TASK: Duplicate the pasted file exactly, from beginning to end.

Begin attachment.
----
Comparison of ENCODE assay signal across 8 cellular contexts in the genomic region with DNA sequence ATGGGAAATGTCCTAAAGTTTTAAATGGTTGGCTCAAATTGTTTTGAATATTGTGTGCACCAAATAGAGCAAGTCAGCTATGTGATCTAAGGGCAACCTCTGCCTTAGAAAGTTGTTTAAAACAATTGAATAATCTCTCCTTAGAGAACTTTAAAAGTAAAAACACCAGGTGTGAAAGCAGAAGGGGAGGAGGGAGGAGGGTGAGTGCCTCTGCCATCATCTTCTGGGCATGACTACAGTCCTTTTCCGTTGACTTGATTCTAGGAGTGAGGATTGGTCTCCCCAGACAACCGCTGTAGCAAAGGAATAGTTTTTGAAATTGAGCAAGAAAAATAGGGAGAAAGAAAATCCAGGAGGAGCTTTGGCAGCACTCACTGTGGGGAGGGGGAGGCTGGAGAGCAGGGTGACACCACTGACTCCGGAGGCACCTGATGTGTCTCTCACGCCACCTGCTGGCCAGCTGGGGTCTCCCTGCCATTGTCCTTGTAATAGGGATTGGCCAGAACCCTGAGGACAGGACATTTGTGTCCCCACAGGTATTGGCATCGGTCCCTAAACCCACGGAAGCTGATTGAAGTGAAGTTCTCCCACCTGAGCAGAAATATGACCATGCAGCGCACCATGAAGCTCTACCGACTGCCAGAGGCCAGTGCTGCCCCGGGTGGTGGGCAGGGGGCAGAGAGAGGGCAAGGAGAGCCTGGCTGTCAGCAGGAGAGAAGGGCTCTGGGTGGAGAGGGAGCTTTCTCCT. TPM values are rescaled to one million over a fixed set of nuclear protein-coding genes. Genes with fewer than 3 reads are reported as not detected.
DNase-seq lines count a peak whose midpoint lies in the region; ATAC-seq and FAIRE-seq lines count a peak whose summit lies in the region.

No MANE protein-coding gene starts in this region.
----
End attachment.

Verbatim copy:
Comparison of ENCODE assay signal across 8 cellular contexts in the genomic region with DNA sequence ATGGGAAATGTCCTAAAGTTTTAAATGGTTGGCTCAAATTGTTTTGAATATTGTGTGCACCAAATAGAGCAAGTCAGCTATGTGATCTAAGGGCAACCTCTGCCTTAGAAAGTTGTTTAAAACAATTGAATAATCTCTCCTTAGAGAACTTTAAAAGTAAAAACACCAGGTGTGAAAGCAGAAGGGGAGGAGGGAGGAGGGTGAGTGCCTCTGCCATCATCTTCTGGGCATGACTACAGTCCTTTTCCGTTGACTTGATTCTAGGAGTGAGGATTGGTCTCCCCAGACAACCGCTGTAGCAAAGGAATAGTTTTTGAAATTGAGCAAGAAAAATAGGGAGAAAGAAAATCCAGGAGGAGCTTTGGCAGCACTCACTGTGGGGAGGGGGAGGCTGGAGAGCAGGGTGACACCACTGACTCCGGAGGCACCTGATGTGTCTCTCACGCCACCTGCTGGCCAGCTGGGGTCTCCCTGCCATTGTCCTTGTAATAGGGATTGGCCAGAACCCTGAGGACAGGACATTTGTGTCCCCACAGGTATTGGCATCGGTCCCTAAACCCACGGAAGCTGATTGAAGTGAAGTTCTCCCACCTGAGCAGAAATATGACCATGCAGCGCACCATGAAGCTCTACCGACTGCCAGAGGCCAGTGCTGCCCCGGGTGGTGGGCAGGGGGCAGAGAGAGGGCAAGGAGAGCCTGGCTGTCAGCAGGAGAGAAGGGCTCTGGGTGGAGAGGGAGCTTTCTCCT. TPM values are rescaled to one million over a fixed set of nuclear protein-coding genes. Genes with fewer than 3 reads are reported as not detected.
DNase-seq lines count a peak whose midpoint lies in the region; ATAC-seq and FAIRE-seq lines count a peak whose summit lies in the region.

No MANE protein-coding gene starts in this region.